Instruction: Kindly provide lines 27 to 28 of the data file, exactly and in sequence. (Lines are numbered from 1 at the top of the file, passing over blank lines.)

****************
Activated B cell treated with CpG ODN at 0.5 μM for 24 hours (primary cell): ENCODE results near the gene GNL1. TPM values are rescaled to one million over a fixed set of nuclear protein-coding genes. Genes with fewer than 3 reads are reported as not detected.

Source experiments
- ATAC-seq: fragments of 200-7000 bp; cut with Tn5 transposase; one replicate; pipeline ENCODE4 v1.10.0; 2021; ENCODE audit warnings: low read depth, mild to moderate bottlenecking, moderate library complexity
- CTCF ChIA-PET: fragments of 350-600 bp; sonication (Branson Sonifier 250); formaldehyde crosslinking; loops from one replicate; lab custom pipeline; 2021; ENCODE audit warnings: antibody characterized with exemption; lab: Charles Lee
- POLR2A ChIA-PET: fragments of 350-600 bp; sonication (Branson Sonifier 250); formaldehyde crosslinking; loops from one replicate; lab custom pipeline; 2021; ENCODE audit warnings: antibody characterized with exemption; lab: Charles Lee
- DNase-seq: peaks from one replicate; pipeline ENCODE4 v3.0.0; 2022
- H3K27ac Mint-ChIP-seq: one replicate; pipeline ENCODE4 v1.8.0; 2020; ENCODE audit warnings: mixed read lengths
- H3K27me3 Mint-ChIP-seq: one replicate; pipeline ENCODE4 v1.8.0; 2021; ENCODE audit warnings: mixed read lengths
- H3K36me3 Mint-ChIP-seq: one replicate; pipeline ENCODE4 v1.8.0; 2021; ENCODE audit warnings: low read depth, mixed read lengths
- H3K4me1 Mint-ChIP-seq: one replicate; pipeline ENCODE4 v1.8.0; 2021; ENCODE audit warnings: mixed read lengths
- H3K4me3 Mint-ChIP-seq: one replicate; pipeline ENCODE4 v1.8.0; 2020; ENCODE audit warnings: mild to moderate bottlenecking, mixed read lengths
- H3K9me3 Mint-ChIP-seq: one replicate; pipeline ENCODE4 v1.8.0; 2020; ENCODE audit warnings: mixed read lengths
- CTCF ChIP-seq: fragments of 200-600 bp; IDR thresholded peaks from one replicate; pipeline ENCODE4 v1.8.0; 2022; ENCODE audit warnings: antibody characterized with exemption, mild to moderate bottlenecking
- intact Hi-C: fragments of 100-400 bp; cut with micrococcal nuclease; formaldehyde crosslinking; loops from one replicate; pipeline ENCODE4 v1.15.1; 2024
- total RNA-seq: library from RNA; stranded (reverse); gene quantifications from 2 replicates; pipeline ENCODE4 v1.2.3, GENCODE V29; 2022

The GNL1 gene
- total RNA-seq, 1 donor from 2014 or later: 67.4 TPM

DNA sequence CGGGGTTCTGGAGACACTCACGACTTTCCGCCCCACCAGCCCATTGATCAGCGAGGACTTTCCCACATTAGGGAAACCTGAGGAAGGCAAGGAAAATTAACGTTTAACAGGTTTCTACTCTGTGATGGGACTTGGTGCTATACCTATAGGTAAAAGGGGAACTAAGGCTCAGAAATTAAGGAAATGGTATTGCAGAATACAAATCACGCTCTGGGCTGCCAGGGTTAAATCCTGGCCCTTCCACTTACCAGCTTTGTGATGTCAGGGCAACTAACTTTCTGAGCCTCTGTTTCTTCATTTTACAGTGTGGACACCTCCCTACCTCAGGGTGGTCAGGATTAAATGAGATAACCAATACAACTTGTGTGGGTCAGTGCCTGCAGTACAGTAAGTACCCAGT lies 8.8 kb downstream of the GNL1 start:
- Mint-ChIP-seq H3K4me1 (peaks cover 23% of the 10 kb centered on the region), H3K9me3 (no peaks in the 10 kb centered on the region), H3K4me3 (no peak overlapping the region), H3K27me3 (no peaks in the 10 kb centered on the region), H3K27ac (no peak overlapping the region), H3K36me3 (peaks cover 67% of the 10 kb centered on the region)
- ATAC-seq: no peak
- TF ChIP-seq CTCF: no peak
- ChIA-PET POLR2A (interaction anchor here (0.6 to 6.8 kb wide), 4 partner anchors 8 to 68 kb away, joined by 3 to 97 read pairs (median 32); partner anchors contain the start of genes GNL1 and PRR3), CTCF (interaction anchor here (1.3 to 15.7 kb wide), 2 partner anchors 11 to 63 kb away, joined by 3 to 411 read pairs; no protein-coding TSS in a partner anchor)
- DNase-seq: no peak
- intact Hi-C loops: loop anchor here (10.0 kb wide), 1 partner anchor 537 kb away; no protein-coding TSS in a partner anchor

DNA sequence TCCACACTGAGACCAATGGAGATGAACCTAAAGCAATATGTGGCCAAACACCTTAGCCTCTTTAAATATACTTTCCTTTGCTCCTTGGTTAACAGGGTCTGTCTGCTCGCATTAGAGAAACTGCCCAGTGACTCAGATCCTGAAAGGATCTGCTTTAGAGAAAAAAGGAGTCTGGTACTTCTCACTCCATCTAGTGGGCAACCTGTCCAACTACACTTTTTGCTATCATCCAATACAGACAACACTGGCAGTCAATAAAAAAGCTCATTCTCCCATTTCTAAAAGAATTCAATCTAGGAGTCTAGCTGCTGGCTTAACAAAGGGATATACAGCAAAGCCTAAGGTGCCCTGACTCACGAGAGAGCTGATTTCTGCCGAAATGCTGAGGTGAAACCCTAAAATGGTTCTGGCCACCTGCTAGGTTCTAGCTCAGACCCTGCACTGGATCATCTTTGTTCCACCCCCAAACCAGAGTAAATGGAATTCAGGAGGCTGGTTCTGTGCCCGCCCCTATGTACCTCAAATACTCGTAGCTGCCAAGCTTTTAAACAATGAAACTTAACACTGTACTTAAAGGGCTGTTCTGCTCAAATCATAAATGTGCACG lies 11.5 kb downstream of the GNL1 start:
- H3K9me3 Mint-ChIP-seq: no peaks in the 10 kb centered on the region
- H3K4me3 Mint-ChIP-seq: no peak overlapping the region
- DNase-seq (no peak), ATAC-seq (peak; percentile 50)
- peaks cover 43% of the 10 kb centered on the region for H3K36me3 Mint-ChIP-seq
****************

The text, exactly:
- H3K4me3 Mint-ChIP-seq: no peak overlapping the region
- DNase-seq (no peak), ATAC-seq (peak; percentile 50)